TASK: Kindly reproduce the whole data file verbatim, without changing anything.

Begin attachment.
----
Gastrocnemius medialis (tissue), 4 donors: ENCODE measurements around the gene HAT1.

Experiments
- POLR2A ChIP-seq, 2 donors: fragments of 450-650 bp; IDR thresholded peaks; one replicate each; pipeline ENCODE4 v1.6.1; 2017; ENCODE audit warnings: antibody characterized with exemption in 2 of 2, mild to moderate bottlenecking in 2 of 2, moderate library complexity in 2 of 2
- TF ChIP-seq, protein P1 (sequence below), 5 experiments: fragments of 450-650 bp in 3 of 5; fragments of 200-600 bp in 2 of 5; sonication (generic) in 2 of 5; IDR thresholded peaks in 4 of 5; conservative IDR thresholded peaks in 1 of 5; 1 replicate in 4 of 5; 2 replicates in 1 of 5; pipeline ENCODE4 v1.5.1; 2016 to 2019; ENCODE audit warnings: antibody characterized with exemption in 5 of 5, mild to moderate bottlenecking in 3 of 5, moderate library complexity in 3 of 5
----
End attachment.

Gastrocnemius medialis (tissue), 4 donors: ENCODE measurements around the gene HAT1.

Experiments
- POLR2A ChIP-seq, 2 donors: fragments of 450-650 bp; IDR thresholded peaks; one replicate each; pipeline ENCODE4 v1.6.1; 2017; ENCODE audit warnings: antibody characterized with exemption in 2 of 2, mild to moderate bottlenecking in 2 of 2, moderate library complexity in 2 of 2
- TF ChIP-seq, protein P1 (sequence below), 5 experiments: fragments of 450-650 bp in 3 of 5; fragments of 200-600 bp in 2 of 5; sonication (generic) in 2 of 5; IDR thresholded peaks in 4 of 5; conservative IDR thresholded peaks in 1 of 5; 1 replicate in 4 of 5; 2 replicates in 1 of 5; pipeline ENCODE4 v1.5.1; 2016 to 2019; ENCODE audit warnings: antibody characterized with exemption in 5 of 5, mild to moderate bottlenecking in 3 of 5, moderate library complexity in 3 of 5